Today I was in a car dealership and I was telling the salesman that producing electricity for all the cars ( hydrogen or batteries) would cost enormous amount of electricity that we don’t have and he told me (not true) with a very serious face that we are now able to perform cold fusion !!!
It's true. You can use diffusion bonding to join ice cubes.
 

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This is extremely interesting. Everyone I can recall from my earliest sax days held forth the proposition that drying the neck to prevent the growth of sludges and accumulation of residues [soft cloth, soft brush applications] was the way to keep the sax from playing hard.

Sounds like your source was written in the twenties, I suppose.

Does anyone support this "never swab, only rinse" method currently?
You're supposed to swab the neck?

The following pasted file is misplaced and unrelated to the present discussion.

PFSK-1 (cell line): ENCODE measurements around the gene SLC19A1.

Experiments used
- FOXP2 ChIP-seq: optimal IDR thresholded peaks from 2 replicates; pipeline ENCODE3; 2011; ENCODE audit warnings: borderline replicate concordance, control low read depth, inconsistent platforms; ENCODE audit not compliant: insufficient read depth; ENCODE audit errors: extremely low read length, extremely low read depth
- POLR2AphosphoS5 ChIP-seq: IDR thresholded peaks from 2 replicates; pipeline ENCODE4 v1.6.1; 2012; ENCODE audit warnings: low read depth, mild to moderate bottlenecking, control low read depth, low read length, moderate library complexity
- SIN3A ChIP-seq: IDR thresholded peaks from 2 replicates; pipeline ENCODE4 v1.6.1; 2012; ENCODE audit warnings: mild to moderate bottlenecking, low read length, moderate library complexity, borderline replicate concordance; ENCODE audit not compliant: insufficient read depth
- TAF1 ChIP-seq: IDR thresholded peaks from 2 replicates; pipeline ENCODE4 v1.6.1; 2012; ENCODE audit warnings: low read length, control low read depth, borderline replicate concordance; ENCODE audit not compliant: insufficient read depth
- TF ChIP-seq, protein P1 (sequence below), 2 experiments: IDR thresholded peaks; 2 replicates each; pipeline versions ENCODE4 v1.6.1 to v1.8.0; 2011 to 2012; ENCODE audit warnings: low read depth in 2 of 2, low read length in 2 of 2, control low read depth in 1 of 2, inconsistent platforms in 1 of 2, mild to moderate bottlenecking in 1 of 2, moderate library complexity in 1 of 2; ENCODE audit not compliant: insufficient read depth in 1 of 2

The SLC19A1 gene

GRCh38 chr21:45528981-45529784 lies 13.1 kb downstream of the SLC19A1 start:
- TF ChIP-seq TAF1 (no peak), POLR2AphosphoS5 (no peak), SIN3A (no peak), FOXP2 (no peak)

What will they think of next?
 

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Yeah, my neck swab made my horn way stuffy. I was late to a gig, hustled to put my horn together in a dark corner, and left the swab in the neck. Whoa!

And yes, I figured out the problem quite quickly. :twisted:
LOL! Every so often I'll put my horn together at a gig, put a reed on and toot a few notes to see what's happening tonight, and its very stuffy....'stuffy' because the stuffer is still in the bell! Now this is the critical part - if this happens, you don't say a word or show any reaction - just nonchalantly take it out like this is what you always do - or else the singer and the guitar player will hound you about it til the end of time. :)
 

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Yeah, my neck swab made my horn way stuffy. I was late to a gig, hustled to put my horn together in a dark corner, and left the swab in the neck. Whoa!

And yes, I figured out the problem quite quickly. :twisted:
ROFLOL, been there, done that. Same with my sop when I forgot to pull out the pad saver, it added a lot of resistance :)
 

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Thanks, guys.

The good news for me is that I assemble mouthpiece to neck, mount the reed, and blow it before I put it on the horn. It could be a lot worse getting to the bandstand, and having to take the neck off the horn to remove the offending fuzzy snake - not so easy to dismiss.